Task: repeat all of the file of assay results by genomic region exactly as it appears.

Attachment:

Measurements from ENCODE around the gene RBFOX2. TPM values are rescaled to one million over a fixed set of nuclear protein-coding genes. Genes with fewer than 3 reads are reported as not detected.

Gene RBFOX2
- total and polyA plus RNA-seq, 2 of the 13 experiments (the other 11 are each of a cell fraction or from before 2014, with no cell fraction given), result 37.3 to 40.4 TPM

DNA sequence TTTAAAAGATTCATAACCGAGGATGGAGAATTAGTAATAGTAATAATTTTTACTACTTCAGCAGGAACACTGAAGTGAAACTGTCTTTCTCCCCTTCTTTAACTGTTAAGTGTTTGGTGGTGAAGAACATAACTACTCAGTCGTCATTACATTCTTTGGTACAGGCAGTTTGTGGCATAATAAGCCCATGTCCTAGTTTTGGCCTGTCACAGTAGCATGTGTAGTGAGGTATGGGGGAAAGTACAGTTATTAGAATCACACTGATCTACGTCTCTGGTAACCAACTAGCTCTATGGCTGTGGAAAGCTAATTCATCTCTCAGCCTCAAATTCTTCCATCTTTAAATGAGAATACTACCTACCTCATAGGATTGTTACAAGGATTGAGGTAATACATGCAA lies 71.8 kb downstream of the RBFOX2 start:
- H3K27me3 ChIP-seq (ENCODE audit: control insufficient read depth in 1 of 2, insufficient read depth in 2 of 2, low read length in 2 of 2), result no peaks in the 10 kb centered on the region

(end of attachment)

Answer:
Measurements from ENCODE around the gene RBFOX2. TPM values are rescaled to one million over a fixed set of nuclear protein-coding genes. Genes with fewer than 3 reads are reported as not detected.

Gene RBFOX2
- total and polyA plus RNA-seq, 2 of the 13 experiments (the other 11 are each of a cell fraction or from before 2014, with no cell fraction given), result 37.3 to 40.4 TPM

DNA sequence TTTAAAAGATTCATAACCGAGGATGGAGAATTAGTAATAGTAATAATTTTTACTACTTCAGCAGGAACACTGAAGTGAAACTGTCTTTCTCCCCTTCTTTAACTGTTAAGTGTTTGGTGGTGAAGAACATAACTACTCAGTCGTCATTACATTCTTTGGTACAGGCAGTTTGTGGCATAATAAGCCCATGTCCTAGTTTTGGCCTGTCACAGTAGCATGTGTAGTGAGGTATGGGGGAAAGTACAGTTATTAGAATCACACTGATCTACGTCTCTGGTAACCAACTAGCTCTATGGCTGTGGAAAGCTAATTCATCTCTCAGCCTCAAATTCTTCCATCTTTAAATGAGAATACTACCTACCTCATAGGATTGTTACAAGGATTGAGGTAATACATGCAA lies 71.8 kb downstream of the RBFOX2 start:
- H3K27me3 ChIP-seq (ENCODE audit: control insufficient read depth in 1 of 2, insufficient read depth in 2 of 2, low read length in 2 of 2), result no peaks in the 10 kb centered on the region